With there being uncertainty about the future of Pierre Emerick-Aubameyang at Arsenal, a lot of doubts are creeping up at the club. The Gabon international’s future could change a lot of things, apart from just their transfer plans. But the chase of Dries Mertens shows that they might not need too many changes.
Aubameyang’s current deal at the Emirates runs out in the summer of 2021 and there has been no real progress when it comes to a potential extension. The Gunners moving for Mertens would not just present a bargain option, but also a like for like replacement in Mikel Arteta’s style.
This season, Mertens has had a hand in 13 goals in a total of 22 appearances in all competitions. When the season for Napoli began, he was a regular in Serie A, but he has now become a European player. He has started five of their six Champions League games.
Despite all the instability at the partenopei, Mertens hasn’t had any problems. While the Belgian used to be a winger not long ago, Maurizio Sarri saw him as a striker in his possession-based 4-3-3 shape. Since then, the striker position has become Mertens’ mainstay.
In the 2015-16 season, Mertens had a tally of 11 goals and seven assists in 40 games for the Naples-based side. He would play as a left-winger who can cut inside and be a constant threat on the ball. After Gonzalo Higuain’s exit to Juventus, Mertens’ role changed.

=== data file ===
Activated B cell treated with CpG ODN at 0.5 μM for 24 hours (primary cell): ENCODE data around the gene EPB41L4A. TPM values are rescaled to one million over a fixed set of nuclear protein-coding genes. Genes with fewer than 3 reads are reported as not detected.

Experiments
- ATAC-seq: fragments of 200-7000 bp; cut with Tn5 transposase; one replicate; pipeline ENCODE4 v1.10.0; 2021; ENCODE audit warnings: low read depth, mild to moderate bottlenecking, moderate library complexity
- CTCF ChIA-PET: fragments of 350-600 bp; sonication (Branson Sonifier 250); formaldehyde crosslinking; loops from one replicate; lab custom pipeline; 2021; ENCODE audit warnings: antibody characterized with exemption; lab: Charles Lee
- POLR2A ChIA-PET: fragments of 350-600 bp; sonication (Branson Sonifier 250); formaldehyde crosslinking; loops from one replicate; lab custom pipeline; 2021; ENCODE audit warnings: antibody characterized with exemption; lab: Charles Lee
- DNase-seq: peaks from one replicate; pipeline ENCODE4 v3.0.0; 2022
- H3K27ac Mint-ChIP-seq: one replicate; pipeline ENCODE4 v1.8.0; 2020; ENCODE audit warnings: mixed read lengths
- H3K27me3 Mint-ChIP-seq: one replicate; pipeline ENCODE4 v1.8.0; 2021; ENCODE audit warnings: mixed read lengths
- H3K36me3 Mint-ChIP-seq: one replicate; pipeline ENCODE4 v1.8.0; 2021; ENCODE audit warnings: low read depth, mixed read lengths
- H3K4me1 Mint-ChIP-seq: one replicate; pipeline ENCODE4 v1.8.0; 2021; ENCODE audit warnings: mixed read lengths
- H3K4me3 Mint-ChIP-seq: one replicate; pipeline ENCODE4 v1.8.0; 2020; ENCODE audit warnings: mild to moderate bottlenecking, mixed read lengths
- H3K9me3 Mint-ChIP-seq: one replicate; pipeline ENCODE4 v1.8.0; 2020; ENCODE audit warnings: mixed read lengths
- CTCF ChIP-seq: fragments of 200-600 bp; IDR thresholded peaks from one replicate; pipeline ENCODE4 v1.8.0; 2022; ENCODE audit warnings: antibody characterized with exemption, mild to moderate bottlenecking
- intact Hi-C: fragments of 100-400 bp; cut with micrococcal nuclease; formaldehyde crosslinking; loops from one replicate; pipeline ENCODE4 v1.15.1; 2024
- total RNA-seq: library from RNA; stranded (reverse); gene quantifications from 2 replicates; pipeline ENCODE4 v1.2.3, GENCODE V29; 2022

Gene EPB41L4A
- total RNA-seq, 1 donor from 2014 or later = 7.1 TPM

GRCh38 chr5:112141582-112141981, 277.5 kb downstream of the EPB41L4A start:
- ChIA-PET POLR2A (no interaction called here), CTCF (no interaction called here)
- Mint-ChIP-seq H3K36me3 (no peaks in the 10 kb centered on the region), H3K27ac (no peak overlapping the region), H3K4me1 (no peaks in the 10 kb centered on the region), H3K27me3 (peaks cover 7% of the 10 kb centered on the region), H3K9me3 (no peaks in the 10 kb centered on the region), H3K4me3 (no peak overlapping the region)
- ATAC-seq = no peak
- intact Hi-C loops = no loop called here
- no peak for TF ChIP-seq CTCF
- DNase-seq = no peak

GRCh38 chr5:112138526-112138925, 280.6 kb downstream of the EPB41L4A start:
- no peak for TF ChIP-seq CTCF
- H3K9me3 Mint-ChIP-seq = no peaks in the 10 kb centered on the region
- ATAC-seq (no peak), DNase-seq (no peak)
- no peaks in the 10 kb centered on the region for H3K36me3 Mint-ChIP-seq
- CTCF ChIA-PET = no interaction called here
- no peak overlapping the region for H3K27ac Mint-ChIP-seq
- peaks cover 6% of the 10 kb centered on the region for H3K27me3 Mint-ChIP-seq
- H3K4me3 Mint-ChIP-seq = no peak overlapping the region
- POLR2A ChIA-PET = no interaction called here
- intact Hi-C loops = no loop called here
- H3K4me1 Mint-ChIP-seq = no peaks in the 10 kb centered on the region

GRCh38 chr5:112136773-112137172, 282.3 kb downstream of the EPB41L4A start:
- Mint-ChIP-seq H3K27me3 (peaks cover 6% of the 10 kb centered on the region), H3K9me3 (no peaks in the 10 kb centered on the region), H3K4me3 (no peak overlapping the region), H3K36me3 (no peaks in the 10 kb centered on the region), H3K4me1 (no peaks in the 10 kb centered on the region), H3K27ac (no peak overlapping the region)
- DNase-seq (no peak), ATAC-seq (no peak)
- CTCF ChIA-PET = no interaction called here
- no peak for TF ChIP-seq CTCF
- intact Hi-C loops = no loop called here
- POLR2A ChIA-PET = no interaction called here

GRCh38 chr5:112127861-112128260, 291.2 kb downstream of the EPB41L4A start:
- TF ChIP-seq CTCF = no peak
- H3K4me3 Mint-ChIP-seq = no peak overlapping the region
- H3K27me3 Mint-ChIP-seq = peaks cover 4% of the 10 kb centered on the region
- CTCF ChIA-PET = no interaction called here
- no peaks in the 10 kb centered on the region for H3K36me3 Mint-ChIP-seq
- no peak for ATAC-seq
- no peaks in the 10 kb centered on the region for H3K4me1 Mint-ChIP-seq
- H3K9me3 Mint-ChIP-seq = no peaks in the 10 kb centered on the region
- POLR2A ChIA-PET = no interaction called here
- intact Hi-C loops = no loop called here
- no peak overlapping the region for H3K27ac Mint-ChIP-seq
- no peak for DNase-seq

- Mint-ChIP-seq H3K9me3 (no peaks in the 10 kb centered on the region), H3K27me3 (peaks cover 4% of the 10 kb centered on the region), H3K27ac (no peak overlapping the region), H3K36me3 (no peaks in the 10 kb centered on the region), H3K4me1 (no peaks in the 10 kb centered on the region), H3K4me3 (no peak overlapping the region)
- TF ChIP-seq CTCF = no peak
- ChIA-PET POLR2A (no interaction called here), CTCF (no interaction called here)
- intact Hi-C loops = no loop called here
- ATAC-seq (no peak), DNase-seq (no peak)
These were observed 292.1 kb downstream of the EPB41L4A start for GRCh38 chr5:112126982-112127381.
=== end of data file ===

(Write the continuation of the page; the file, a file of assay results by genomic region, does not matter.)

The 2016-17 season transformed his life. In 46 appearances in all competitions, Mertens got 34 goals and 12 assists for the partenopei. He became the regular striker, linking up with Lorenzo Insigne and Jose Callejon. Playing centrally and closer to goal brought the best out of his abilities.
In the 2017-18 season too, Mertens had the same position. He made 49 appearances in all competitions, but he had a hand in 34 goals. With passing months, Mertens became a lot like what the likes of Jamie Vardy and Teemu Pukki are. He likes to stay on the shoulders of the defenders and run onto balls played in behind the defences. He isn’t that prolific dribbler anymore.
Mertens recently became the club’s second-highest goalscorer in history, overtaking Diego Maradona. And the Argentine himself had big words for the former PSV man.
He told Corriere dello Sport (via Daily Mail): “Mertens was born to be a striker, but he didn’t know. All his goals couldn’t be scored by someone who isn’t a striker at heart.”
That just says a lot about what Mertens’ best position is. He has adapted his approach to become a player who can last longer in European football. With his contract set to run out in the summer of 2020, it should be good news for Arsenal.
At 32, Mertens will not exactly demand regular first-team football. He brings immense experience to the plate and being in the Vardy-mould, he is well capable of making the in-behind runs that Aubameyang makes. Having been a winger in the past, he is versatile too.
He has the European nous that the team needs to make a step forward. He has contributed to 26 goals in 32 Champions League games– something Arsenal can definitely look at.
He may not have a big resale value. But Mertens has been at his best in a possession-based system in the past. That is what Arteta has been doing in his time at the club. He wants his team to keep possession of the ball and do the work with it. Mertens will bring a lot to the club, when playing in that sort of style. That made the best use of him not long ago.